6h
comment Make does not follow the dependencies chain
Since src/exec exists, there's nothing for make to do (the modification time of src/bar.o is almost certainly the same as the modification time of src/exec). Cancelling all the suffixes is also probably not a good idea; it effectively removes all the useful default rules. You should not include the .SUFFIXES: line unless you (a) know for sure what it does and (b) reset the suffixes to something non-empty — or write the makefile in a wholly different style.
11h
comment Is it undefined in C11 to modify the result of a function call, or access it after the next sequence point?
I think that the issue of the type of get_foo().bar should be made much clearer in the question — it changes things in quite important ways. Maybe you would need to contrast it with int baz; in the same structure type. I certainly didn't pick up on the significance of the type of bar until much later.
12h
comment Is it undefined in C11 to modify the result of a function call, or access it after the next sequence point?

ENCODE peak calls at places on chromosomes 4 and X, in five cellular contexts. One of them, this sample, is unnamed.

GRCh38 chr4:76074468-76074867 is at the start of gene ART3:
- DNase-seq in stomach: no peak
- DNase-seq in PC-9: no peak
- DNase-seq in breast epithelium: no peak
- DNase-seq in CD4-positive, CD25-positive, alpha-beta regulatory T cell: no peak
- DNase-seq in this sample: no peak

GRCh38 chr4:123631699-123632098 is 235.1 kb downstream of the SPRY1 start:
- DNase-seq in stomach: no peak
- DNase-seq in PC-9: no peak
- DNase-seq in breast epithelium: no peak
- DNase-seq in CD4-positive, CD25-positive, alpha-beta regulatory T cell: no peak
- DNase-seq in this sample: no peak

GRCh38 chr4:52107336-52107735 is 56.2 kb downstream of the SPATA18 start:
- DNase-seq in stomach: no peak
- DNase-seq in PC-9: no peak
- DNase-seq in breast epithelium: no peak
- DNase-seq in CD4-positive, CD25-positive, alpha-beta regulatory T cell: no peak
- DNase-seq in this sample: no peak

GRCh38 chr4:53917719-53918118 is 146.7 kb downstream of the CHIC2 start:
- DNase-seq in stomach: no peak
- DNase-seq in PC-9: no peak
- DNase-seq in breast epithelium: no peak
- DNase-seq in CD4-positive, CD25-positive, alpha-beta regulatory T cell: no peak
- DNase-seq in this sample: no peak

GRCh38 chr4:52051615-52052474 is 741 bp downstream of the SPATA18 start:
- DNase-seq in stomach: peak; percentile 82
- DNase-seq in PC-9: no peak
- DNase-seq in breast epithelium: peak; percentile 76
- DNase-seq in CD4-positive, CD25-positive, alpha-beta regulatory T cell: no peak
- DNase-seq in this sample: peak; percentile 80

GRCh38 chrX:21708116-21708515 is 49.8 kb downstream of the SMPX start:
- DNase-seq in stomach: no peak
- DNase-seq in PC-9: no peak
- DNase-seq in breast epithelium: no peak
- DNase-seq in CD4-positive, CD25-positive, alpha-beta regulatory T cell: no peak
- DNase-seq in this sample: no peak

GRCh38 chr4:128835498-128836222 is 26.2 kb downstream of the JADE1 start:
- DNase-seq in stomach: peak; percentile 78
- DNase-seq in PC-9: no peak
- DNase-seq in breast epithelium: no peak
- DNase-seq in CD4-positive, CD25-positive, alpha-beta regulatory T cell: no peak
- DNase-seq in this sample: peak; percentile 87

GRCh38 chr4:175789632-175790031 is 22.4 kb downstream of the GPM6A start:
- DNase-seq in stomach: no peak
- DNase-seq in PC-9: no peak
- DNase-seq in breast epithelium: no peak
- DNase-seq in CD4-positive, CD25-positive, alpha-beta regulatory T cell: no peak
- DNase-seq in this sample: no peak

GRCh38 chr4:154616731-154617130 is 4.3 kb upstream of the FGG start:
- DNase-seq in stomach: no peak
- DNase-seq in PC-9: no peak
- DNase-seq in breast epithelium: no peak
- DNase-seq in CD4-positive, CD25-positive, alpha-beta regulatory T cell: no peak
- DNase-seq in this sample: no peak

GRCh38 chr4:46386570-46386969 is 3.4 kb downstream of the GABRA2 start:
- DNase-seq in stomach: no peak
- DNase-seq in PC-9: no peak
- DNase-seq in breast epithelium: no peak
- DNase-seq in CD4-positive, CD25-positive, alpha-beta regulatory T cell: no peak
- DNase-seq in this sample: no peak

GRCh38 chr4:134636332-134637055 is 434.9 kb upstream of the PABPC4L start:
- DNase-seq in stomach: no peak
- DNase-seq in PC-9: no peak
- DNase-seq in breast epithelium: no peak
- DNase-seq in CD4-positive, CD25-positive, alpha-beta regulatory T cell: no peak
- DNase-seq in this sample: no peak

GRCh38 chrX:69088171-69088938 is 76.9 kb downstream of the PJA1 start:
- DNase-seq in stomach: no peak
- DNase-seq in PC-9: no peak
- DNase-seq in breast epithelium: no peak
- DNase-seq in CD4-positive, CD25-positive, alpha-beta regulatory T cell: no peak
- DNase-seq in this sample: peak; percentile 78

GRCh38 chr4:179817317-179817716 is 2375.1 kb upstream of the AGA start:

Given that in your example, get_foo().bar is a char *, there probably is UB in C99 — because the pointed at material might have 'gone away'. I'm not sure that there'd be a problem if it was an int though; a copy of the value would have been pushed onto the stack for printf(), and it doesn't matter any more what happens to the structure of the result at the sequence point because the argument is evaluated before the sequence point. But that's rather fine reading of the material and I'm not willing to be dogmatic either way about it, especially since the standard changed with C11.
12h
comment Why is difftime Only Returning Whole Numbers?